Mr. Carrasco first learned of the problems via email shortly after the new lines went up. He admitted that, while there was good engineering work done on the project, a community outreach component was not included, and that work is being performed internally at City Light to determine why a project of this size was done without input or feedback from the community. He has asked their engineering department to require that affected communities be contacted and a communication strategy be implemented before final designs are implemented for any future projects. This process, however, is not yet finalized.

With large towers and cables going up the western bluff and along Stevens Street from 12th to 15th Avenue, design issues included soil stability issues, and whether or not lines could go underground. Among possible overhead wiring implementations, multiple cost alternatives were looked at. This one was chosen because other options included a mid-slope pole partway up the hillside. A mid-slope pole would have meant maintenance access issues for City Light, so they engineered around it, pulling the lines up higher and using stouter poles at the top and bottom of the slope.

When asked why the Sound Transit tunnel was not used for the power lines, Mr. Carrasco mentioned concerns from Sound Transit as well as within City Light about having these general purpose power lines running alongside transit power lines. If there were a fire in the tunnel, it would not only damage train power but also likely cut power to a big chunk of Rainier Valley and Beacon Hill. Additionally, access for maintenance and repair would require working around the transit schedule.

A buried cable option was not pursued not only due to its expense in construction and maintenance, but also because, as a utility, City Light is actually restricted from spending money for non-utility use. If undergrounding is pursued for aesthetics, the city has to chip in.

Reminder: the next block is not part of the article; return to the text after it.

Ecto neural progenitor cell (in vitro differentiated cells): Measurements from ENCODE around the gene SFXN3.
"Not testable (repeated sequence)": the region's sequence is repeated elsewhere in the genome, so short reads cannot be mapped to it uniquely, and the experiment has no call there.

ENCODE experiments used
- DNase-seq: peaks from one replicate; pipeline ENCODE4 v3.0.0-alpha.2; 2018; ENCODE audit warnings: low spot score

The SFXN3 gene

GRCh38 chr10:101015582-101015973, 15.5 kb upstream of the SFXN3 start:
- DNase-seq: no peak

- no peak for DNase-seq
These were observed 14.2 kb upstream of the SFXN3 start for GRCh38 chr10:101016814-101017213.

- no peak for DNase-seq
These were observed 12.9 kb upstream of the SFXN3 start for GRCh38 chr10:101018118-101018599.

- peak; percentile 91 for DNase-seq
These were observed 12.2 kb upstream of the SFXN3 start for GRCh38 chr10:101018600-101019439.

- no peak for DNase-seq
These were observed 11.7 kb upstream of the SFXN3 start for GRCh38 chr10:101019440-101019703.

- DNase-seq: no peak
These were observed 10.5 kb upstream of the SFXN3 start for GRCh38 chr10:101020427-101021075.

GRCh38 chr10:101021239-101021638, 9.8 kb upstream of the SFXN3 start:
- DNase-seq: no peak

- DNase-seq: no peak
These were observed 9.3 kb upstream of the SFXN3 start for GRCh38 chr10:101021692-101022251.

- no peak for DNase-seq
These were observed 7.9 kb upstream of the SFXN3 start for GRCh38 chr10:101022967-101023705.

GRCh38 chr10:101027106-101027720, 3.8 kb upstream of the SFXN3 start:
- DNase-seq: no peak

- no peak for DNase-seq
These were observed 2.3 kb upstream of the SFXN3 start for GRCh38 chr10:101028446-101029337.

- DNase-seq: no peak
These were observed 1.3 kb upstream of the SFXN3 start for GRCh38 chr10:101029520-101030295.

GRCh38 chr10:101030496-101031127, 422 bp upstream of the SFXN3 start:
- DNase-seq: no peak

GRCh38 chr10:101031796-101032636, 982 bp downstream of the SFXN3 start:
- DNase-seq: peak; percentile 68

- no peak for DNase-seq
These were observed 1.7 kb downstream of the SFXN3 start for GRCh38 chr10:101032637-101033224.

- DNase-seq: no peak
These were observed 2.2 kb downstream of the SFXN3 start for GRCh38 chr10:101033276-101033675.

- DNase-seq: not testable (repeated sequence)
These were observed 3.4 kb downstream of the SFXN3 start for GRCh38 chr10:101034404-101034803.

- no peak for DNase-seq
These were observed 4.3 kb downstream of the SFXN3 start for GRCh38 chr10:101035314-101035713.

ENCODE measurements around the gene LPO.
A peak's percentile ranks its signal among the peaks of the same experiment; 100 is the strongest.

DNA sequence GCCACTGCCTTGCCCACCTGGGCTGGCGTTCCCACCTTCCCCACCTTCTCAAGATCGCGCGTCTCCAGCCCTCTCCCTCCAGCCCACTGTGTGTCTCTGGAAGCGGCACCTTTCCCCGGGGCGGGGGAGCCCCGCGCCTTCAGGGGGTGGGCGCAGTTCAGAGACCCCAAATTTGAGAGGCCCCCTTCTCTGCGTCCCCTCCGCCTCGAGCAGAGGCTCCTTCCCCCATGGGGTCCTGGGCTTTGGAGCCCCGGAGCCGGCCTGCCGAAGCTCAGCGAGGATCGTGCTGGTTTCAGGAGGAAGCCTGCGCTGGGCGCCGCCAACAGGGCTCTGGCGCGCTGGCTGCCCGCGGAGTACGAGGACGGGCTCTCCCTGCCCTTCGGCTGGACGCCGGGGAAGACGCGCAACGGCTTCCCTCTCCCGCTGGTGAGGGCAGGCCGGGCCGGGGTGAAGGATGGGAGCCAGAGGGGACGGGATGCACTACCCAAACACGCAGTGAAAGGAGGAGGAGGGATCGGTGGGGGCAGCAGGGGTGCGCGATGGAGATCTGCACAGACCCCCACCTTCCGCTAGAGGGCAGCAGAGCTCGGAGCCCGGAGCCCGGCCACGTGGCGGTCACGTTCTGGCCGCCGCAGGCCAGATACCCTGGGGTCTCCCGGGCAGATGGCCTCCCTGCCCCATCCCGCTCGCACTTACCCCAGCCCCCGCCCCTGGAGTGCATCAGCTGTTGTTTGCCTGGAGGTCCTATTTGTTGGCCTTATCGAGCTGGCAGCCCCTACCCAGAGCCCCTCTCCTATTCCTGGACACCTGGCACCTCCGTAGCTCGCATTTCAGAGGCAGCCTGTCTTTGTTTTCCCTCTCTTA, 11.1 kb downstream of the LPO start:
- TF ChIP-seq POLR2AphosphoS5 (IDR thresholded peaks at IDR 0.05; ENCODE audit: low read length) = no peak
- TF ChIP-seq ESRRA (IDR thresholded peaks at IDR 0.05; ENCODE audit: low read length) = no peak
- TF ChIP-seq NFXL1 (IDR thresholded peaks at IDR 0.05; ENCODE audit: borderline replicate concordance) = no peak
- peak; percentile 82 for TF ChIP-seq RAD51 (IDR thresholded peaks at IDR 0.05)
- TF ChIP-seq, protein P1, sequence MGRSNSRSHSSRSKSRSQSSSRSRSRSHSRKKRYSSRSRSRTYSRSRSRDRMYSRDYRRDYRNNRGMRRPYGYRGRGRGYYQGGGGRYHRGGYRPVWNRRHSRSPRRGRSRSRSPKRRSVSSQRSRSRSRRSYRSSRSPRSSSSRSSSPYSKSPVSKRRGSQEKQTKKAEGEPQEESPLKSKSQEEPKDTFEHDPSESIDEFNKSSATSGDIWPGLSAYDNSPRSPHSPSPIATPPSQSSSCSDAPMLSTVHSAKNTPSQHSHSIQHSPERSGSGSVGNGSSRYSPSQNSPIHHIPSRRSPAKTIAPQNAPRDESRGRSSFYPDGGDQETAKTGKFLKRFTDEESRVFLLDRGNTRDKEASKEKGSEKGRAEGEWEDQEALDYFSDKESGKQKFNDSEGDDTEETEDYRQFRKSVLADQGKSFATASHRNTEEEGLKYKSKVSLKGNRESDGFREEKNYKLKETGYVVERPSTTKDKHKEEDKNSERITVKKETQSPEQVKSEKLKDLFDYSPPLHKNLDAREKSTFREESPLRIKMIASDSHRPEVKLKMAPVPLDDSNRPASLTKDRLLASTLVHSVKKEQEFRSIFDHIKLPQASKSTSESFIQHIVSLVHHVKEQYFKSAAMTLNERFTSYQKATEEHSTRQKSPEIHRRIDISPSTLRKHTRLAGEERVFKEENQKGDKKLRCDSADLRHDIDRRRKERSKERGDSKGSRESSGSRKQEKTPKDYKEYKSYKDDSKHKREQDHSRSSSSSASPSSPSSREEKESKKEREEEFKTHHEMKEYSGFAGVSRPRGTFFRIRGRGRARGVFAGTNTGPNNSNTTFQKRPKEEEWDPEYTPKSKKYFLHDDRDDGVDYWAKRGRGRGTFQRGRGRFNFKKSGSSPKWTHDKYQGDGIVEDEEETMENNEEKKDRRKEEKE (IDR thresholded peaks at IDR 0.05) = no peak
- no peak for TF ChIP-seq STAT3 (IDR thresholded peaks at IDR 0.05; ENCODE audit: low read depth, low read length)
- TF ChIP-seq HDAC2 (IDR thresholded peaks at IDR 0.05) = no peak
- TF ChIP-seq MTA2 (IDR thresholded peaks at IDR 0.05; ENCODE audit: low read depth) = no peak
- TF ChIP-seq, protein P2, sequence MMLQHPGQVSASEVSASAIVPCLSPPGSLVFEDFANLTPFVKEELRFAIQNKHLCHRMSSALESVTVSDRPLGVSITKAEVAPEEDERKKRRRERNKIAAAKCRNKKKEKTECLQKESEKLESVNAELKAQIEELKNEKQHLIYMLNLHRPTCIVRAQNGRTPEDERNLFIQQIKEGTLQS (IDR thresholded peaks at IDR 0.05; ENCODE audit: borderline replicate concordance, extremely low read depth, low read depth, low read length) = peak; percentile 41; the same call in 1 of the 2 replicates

“We’re not punting on this project.”

Along the line path, there are currently sets of double-poles. Many of these are there because another utility is still using the old pole. Mr. Carrasco said that by the end of this* week, the cable television wires should be removed, bringing seven poles down. The remaining poles include four Qwest poles which City Light doesn’t have authority to address, but they are in contact with Qwest to get them removed as well. (* From my notes, I’m fairly confident Mr. Carrasco said this week, but Mike Eagan from City Light commented that they won’t be gone until the end of next week. Thanks for the clarification, Mike! –Jason)

As for remediation to the view blockage for neighbors nearby, a mid-slope pole alternative will be reconsidered. With a mid-slope pole, the pole at the top of the hill could be about 20 feet lower, however the cables would be the same thickness and run in the same number. Mr. Carrasco estimated that this change could be done fairly quickly, being completed within a month and a half to two months after work begins. This is only an option they’re prepared to look at, and City Light is interested in discussing it further, setting up another meeting, bringing some concept photos, etc. The ballpark expected cost of this alternative is about $200,000 and would be using the same cable, adding a mid-slope pole, and swapping out a shorter pole at the top of the hill. Not addressed (and seemingly not well understood by City Light when brought up during the Q&A by neighbors) is what would happen with the new, higher poles now on the plateau between 12th and 15th.

Streetlight replacement also came up during the nearly hour-long conversation with Mr. Carrasco. A process of “group re-lamping” is underway in quadrants city-wide, and currently on Beacon Hill. Group re-lamping involves changing out all of the streetlights in an area at once, instead of addressing lights one at a time as they fail. This process allows for replacement in bulk every 4-5 years. The process is expected to be complete here by November 1.

Judith Edwards, NBHC Chair, is working to schedule a follow-up meeting with Mr. Carrasco and City Light. We’ll keep you posted when the meeting has been scheduled.

If you attended the meeting or have insights or opinions to share, we’d love to have you join the discussion at the linked Forum topic, or leave them here as comments on this article.

Neighbors and Soccer fans pack the Beacon Hill Library for Jefferson Park meeting

by Frederica Merrell

(Editor’s note: Frederica Merrell reports from last night’s well-attended Jefferson Park expansion meeting.)